12 Mar 2009

Charles Workman — the American dying to sing “Acis” for the Royal Opera

American? Well, yes, that’s what it says on one of his passports, but the other is British and he and his family reside in the UK and have done since 1995.

Yet when the curtain rises on 31st March at Covent Garden on their innovative double-bill of Handel’s Acis & Galatea and Purcell’s Dido & Aeneas, there will be many in the audience who will be unfamiliar with the name, so I took advantage of an offer to speak with the Arkansas tenor recently, whilst he took a break from rehearsals in London.

“Well, it was a family decision to move over originally, as my then-wife was British. It’s funny but you know there’s a strange sort of law that says no matter where you decide to settle as a singer, the work seems to come from somewhere else! I’ve been very lucky with my career in mainland Europe singing Rossini, Mozart, the French repertoire and modern opera — and of course four Handel roles as well — but you know I was also attracted by the sheer quality of the work going on this side of the Atlantic, compared to the sometimes rushed production schedules and lack of new productions in the States. I also felt that it was important to feel comfortable with the languages I was singing in — and I think I’ve got a fairly good grasp of the main ones now — and it helps a lot.”

I wondered if he had ever regretted his decision to move over here? “No, not at all, and the way the States has been going over the past eight years or so, the whole zeitgeist there was unattractive to me, although now with Obama maybe things will change.” Did he consider himself an American or European singer then? “I think neither strongly, but I guess more European than American and it’s interesting that many Europeans I meet who hear me for the first time assume that I’m British — they seem to think my musicality, the way I sing, is more of that ilk, you know, a less pushy, a more reticent style? But I don’t think I am pigeon-holed in any way, either in style or repertoire as I’ve never wanted people to think of me as only a Rossini tenor, or Mozart singer or whatever.”

Does that very flexibility cause any problems in adjustment for him? “Happily no, I can sing Hindemith and then Handel within days without any great shift in the brain — I just try to listen to what the conductor has to say and sing accordingly. I’m not, for instance, trying suddenly to become an early-music singer overnight!”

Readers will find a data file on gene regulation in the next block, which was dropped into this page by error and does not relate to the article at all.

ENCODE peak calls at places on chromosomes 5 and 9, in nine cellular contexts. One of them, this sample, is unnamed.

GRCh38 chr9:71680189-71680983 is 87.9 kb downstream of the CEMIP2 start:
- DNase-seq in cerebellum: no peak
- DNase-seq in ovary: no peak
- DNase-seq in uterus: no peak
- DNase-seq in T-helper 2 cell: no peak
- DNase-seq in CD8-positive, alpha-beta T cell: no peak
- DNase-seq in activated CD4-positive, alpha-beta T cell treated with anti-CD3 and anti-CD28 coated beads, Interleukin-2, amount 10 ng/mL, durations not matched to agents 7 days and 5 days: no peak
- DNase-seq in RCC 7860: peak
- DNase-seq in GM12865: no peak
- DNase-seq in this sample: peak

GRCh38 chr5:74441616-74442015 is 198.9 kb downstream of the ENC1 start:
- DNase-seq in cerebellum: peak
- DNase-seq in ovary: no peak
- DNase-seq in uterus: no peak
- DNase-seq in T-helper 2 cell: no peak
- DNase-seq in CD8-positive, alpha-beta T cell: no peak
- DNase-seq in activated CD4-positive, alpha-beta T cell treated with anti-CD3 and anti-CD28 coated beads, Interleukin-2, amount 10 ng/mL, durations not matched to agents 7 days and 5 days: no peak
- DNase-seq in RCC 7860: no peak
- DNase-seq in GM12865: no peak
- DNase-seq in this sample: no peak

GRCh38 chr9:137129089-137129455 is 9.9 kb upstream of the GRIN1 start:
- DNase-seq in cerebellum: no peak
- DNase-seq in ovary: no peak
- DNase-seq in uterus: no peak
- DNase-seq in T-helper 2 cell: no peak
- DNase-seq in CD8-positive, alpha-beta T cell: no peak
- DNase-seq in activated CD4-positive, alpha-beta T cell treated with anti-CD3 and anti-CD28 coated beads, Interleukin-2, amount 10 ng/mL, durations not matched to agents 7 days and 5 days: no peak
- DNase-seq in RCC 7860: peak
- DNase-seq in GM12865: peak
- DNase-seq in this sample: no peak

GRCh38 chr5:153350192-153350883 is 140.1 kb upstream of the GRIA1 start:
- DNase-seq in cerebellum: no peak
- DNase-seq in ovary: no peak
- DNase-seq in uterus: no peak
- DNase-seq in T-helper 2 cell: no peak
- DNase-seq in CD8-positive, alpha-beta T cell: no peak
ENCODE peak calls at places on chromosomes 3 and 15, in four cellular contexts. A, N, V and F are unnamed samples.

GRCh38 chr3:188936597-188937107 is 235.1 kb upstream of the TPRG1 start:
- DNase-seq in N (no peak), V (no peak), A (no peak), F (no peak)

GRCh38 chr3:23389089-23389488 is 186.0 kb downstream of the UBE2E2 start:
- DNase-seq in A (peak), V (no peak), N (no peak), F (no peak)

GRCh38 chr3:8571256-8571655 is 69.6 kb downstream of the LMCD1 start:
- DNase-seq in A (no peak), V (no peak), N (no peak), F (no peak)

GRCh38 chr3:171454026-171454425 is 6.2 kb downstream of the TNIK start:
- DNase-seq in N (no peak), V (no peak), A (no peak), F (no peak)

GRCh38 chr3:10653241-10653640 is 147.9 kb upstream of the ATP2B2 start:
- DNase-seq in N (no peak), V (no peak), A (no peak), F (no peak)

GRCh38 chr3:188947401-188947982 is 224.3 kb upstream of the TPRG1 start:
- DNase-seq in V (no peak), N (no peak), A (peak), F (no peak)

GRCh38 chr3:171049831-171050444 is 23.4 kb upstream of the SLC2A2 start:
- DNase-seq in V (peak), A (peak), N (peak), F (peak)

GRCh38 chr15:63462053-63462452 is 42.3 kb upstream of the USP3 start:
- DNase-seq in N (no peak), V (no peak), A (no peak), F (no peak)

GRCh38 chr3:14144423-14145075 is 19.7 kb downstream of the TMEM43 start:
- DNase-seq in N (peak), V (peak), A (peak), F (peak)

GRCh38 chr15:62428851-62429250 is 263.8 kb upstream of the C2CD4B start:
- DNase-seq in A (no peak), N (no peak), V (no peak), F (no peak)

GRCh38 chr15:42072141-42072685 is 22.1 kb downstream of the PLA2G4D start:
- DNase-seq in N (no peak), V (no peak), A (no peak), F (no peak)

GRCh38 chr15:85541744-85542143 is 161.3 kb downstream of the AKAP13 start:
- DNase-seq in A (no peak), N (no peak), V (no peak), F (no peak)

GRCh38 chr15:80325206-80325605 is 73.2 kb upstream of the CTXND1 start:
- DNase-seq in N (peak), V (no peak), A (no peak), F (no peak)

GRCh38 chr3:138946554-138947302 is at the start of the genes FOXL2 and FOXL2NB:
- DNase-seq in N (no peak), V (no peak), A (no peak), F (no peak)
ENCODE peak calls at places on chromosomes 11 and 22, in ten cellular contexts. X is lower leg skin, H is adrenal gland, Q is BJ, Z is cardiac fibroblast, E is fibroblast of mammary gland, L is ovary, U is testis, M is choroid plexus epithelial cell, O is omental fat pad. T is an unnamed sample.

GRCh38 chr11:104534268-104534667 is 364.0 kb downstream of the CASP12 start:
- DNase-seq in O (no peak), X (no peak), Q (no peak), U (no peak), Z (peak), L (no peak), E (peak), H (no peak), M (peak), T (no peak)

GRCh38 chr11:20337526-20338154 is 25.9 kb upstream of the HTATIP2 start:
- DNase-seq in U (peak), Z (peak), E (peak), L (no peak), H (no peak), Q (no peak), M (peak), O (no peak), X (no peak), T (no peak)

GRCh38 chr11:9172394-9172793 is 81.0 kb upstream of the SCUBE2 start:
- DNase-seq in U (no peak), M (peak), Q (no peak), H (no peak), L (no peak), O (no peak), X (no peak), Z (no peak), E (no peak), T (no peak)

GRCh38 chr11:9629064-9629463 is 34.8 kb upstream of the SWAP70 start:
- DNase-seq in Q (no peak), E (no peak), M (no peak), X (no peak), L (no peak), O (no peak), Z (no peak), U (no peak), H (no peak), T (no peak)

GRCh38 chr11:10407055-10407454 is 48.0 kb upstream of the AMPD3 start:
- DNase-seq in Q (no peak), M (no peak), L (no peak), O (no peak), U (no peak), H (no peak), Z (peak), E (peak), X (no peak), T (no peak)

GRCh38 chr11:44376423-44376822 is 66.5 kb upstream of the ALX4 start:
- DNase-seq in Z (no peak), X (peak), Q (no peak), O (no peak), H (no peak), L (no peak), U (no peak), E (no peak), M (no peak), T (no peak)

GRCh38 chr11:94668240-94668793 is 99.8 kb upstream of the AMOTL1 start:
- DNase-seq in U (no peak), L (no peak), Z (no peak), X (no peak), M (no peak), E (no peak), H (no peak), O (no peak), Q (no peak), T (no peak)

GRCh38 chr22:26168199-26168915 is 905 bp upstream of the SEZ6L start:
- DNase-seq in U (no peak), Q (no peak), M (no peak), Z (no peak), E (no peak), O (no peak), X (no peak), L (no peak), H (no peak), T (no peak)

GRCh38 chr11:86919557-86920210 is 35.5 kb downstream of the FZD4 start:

This anniversary year double bill of Handel and Purcell at Covent Garden is innovative in that the well-known choreographer Wayne McGregor (who also directs the operas) has now added ballet sequences to Acis, to complement his previously-created work for Dido (first shown at La Scala, Milan). That latter work received mainly good notices in 2006 for the way that the dance integrated with the music, the choreography seeming to “visualise” the instrumental sections whilst merging with the soloists and chorus. Charles Workman, two weeks before curtain up, had only just met the dancers on stage for the first time, as McGregor, he says, prefers to put the works together in two separate parts in the early stages. How had the collaboration gone so far? “Very well, Wayne is good to work with, he knows what he’s doing and even if he makes changes, they’re for a good reason which makes sense, he doesn’t dither, he works with a purpose — it should be a great show.”

On the musical side, the operas will be under the baton of Christopher Hogwood, one of Britain’s great period music directors, working with the Orchestra of the Age of Enlightenment. Did Workman prefer the period band approach to music-making? “Absolutely. Not only the different colours you get, and the lower pitch is helpful, particularly for this role, but there’s something about the period musicians that I like. Maybe it’s because they had to make a choice early on in their careers to commit to this music, and therefore have a particular sort of focus? They seem really devoted to what they are doing, really committed, and that’s great to work with.”

In view of his relative lack of presence on UK stages up to now (compared to his regular stints in Paris, Munich, Barcelona, Milan etc) I asked Charles Workman if he’d be happy for this role to re-invigorate his career closer to home, to heighten his profile here a bit. “Of course, and hopefully it will — it would make life a bit simpler!”

So, is the American in London looking forward to his first Acis? “Oh yes, and it’ll be nice to die, for a change, at the end!”

Sue Loder © 2009

Dido & Aeneas/Acis & Galatea
Royal Opera, Covent Garden, London.
Six performances commencing 31st March 2009.